M. Ross, for appellant.
Fallek, for respondent.
order of the Appellate Division, insofar as appealed from,
should be affirmed. Viewing the evidence in the light most
favorable to the People (see People v Contes, 60
N.Y.2d 620, 621 ), we conclude that the evidence is
legally insufficient to support the conviction of conspiracy
in the second degree (Penal Law § 105.15) because
"there is [no] valid line of reasoning and permissible
inferences from which a rational jury could have found the
element of [agreement] proved beyond a reasonable
doubt" (People v Danielson, 9 N.Y.3d 342, 349
 [internal quotation marks omitted]; see generally
People v Bleakley, 69 N.Y.2d 490, 495 ).
elements of [a] conspiracy offense" generally may be
characterized as: "first, the specific intent that a
crime be performed; and second, an agreement with another
person to engage in or cause that crime to be performed"
(William C. Donnino, Practice Commentaries, McKinney's
Cons Laws of NY, Book 38, Penal Law § 105.00). Indeed,
"it is fundamental that [to] be convicted of
conspiracy" (People v Berkowitz, 50 N.Y.2d 333,
343 ) "the defendant [must] enter into a
criminal agreement with at least one other person"
(People v Treuber, 64 N.Y.2d 817, 818 ).
" [O]nce an illicit agreement is shown, the overt act of
any conspirator may be attributed to other conspirators to
establish the offense of conspiracy'"
(Berkowitz, 50 N.Y.2d at 341, quoting People v
McGee, 49 N.Y.2d 48, 57 ).
at the core of the People's case is evidence of
defendant's presence at various gang meetings at which
the crime intended was discussed by gang members other than
defendant. Under the circumstances of this case, to conclude
that defendant's presence at such gatherings alone was
sufficient to establish agreement to join a plot would be to
equate his passive act of "being present" with the
affirmative act of "agreeing" to engage in a
criminal conspiracy discussed at those assemblies. The law
does not contain a presumption of agreement based on sheer
presence at a meeting at which a conspiracy is discussed
(see Penal Law § 105.00 et seq.), and
we share the view of the federal courts that mere
"[k]nowledge of the existence and goals of a conspiracy
does not itself make one a coconspirator" (United
States v Ceballos, 340 F.3d 115');">340 F.3d 115, 124 [2d Cir 2003]
[internal quotation marks omitted]; see generally United
States v Shabani, 513 U.S. 10, 16  [providing that
"the criminal agreement itself is the actus reus"
concluding, we are careful not to fix boundaries with respect
to the circumstances that may give rise to an agreement.
Conspiracy is criminalized to "protect society from the
dangers of concerted criminal activity" (United
States v Feola, 420 U.S. 671, 693 ), the very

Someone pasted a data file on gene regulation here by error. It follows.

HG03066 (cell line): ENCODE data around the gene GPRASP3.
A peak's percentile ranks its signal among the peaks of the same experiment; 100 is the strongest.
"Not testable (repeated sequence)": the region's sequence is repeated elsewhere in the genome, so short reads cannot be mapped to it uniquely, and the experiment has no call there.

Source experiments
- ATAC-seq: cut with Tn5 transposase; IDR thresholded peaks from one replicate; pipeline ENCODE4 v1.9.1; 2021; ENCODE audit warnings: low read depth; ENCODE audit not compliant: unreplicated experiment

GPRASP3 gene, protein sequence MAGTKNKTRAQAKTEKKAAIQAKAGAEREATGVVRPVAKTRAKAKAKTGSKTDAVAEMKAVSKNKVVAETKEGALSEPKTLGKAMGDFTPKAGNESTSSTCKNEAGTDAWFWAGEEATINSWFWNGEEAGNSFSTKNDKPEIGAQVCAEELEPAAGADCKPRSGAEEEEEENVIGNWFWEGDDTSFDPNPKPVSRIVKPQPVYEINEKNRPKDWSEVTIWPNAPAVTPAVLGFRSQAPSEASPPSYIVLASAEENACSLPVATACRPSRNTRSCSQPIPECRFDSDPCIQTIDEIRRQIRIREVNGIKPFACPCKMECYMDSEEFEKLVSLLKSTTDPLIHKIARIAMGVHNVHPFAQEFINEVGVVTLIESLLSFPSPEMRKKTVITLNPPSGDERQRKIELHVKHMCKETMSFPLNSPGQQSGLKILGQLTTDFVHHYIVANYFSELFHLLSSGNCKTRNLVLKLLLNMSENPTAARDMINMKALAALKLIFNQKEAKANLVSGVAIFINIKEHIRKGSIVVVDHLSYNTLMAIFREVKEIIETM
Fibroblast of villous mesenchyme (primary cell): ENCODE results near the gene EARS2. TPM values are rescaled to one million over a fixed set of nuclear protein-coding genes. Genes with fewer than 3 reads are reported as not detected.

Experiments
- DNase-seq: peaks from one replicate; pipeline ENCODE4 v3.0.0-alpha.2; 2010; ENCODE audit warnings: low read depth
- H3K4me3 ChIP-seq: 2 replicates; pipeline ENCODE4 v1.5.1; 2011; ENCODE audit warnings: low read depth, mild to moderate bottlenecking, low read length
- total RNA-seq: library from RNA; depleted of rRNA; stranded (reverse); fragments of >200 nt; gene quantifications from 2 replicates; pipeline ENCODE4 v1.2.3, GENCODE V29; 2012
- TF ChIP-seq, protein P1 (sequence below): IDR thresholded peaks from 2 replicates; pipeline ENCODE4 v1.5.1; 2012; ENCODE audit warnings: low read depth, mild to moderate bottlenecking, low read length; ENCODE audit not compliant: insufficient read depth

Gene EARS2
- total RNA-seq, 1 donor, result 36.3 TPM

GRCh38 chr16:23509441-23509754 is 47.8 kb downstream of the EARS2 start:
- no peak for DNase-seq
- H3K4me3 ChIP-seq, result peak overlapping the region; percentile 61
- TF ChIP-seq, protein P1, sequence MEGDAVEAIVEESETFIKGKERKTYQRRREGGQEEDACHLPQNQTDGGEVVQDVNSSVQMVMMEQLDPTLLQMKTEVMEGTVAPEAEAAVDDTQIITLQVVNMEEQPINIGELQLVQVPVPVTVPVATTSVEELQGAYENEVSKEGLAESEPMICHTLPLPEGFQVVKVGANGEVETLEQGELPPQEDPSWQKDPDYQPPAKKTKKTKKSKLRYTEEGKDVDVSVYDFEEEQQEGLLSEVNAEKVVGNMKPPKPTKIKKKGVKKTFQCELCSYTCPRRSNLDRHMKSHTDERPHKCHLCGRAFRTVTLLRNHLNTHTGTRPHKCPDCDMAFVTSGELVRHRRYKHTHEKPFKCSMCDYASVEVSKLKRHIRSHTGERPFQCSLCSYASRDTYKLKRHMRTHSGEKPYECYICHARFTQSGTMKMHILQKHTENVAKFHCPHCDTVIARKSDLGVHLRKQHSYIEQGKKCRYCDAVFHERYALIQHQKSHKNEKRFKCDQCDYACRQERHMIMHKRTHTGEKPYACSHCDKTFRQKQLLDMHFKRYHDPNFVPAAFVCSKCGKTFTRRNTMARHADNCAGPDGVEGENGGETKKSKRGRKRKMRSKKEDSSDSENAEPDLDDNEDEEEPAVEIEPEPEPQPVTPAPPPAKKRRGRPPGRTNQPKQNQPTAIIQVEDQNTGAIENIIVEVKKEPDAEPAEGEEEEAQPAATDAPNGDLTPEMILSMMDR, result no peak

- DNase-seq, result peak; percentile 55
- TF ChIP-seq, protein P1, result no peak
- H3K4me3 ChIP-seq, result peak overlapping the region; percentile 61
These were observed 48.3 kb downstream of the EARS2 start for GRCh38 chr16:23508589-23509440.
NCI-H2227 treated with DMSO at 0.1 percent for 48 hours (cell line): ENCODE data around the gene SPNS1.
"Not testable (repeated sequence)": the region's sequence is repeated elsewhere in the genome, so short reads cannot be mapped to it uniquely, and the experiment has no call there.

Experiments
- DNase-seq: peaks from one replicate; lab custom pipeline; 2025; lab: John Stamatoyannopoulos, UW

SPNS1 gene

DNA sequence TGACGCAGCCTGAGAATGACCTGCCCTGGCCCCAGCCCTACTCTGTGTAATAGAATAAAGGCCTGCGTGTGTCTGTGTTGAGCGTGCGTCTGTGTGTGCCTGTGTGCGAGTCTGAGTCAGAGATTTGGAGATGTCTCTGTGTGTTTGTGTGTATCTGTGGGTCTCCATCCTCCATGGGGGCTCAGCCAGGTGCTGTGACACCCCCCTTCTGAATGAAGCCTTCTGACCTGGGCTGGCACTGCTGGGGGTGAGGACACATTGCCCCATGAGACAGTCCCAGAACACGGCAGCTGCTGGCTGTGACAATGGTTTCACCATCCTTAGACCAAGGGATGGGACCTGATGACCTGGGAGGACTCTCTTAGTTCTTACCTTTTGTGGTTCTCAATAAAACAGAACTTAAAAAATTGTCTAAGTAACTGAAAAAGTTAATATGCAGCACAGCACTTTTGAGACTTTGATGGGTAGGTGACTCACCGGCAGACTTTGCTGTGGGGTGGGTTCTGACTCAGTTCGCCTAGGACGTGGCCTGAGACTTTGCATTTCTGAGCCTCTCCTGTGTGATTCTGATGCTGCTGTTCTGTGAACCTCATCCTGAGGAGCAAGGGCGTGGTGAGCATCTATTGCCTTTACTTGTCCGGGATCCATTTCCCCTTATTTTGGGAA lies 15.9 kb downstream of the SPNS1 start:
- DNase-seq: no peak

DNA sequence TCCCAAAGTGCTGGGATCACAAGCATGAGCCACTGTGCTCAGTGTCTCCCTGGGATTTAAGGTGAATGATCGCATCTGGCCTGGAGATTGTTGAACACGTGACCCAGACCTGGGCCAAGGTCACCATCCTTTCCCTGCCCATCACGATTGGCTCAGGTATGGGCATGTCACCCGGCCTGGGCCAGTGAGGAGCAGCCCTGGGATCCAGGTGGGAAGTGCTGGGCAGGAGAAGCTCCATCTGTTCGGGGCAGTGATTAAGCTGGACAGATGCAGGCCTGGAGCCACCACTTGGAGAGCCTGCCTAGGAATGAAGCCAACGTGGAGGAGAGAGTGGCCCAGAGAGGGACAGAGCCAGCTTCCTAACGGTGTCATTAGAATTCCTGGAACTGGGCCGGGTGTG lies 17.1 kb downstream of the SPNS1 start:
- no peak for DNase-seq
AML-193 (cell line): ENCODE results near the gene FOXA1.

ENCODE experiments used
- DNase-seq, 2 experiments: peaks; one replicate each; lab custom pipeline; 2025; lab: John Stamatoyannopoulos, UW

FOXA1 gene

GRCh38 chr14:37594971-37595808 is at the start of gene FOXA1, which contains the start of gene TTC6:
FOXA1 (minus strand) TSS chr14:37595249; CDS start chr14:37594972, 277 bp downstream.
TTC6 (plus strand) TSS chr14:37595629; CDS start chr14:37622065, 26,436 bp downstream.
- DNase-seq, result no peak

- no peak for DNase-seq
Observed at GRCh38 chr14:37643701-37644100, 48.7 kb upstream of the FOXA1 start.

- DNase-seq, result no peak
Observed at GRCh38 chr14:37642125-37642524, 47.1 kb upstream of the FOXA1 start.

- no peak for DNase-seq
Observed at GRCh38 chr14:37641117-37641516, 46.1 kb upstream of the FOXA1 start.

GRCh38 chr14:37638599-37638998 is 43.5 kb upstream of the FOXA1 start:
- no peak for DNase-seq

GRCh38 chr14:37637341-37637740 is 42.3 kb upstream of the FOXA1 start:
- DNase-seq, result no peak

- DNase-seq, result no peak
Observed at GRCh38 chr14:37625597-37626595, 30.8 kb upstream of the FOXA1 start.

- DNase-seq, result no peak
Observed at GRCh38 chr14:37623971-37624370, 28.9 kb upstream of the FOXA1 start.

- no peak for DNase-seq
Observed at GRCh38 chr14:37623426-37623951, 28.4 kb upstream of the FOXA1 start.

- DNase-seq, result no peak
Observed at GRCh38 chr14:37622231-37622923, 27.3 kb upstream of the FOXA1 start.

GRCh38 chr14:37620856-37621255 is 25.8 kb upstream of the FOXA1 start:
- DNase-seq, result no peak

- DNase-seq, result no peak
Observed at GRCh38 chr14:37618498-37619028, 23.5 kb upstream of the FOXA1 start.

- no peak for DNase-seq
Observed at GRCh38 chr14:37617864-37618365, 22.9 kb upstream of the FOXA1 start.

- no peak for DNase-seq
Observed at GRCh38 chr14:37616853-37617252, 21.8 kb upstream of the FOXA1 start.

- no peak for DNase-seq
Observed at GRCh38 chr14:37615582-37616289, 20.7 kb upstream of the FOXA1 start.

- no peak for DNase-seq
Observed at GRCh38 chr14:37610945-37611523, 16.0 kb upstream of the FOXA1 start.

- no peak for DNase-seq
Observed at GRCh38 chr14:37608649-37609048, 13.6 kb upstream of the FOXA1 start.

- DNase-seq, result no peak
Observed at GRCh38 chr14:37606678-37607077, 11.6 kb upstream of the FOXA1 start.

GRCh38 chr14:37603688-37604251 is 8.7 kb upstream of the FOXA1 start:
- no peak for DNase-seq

nature of which does not lend itself to transparency. Whereas
an agreement in a business context may be manifested with
precision, namely, through a contract, a correspondence, or
conspicuous dialogue, an agreement in the criminal realm
typically would result from more clandestine and ambiguous
we decline to define - and therefore to limit - the
circumstances giving rise to an agreement. On this record,
however, we agree with the Appellate Division that there is
no valid line of reasoning and permissible inferences from
which a rational jury could have found the element of
agreement beyond a reasonable doubt.
GARCIA, J. (dissenting)
a member of the Almighty Latin King Nation, was charged with
conspiracy in the second degree in connection with an arson
carried out by other gang members. His trial lasted three
months. Two gang members testified pursuant to cooperation
agreements. The intended victim of the arson attack - a
former member of the gang - also testified. The People
introduced evidence of defendant's knowledge of the
conspiracy and his agreement to cause or carry out its
criminal purpose. Defendant was convicted of conspiracy. I
disagree with the majority's conclusion that this
evidence, considered under the appropriate standard of
review, was legally insufficient to support the verdict.
verdict is legally sufficient when, viewing the facts in a
light most favorable to the People, there is a valid line of
reasoning and permissible inferences from which a rational
jury could have found the elements of the crime proved beyond
a reasonable doubt" (People v Danielson, 9
N.Y.3d 342, 349  [internal citations and quotations
omitted]). In a sufficiency review, a court must "
marshal competent facts most favorable to the People
and determine whether, as a matter of law, a jury could
logically conclude that the People sustained its burden of
proof" (id. [emphasis added]). In conspiracy
cases, "deference to the jury's findings is
especially important... because a conspiracy by its very
nature is a secretive operation, and it is a rare case where
all aspects of a conspiracy can be laid bare in court with
the precision of a surgeon's scalpel" (United
States v Applins, 637 F.3d 59, 76 [2d Cir 2011]
[internal citations and quotations omitted]).
York, "[a] person is guilty of conspiracy in the second
degree when, with intent that conduct constituting a class A
felony be performed, he agrees with one or more persons to
engage in or cause the performance of such conduct"
(Penal Law § 105.15). The core of the conspiracy is the
element of agreement, which will be found where there is a
"concrete and unambiguous expression of each actor's
intent to violate the law" (People v Caban, 5
N.Y.3d 143, 149  [internal citations and quotations
March 1, 2010, members of the Borough Park Homicide tribe
(BPH) of the Latin Kings firebombed the home of Juan Kuang.
Defendant did not participate in the March 1 attack but was
instead charged with conspiring to commit this act of arson.
It is undisputed that the defendant was a member of BPH. The
only issue is whether the evidence, viewed in a light most
favorable to the People, was sufficient ...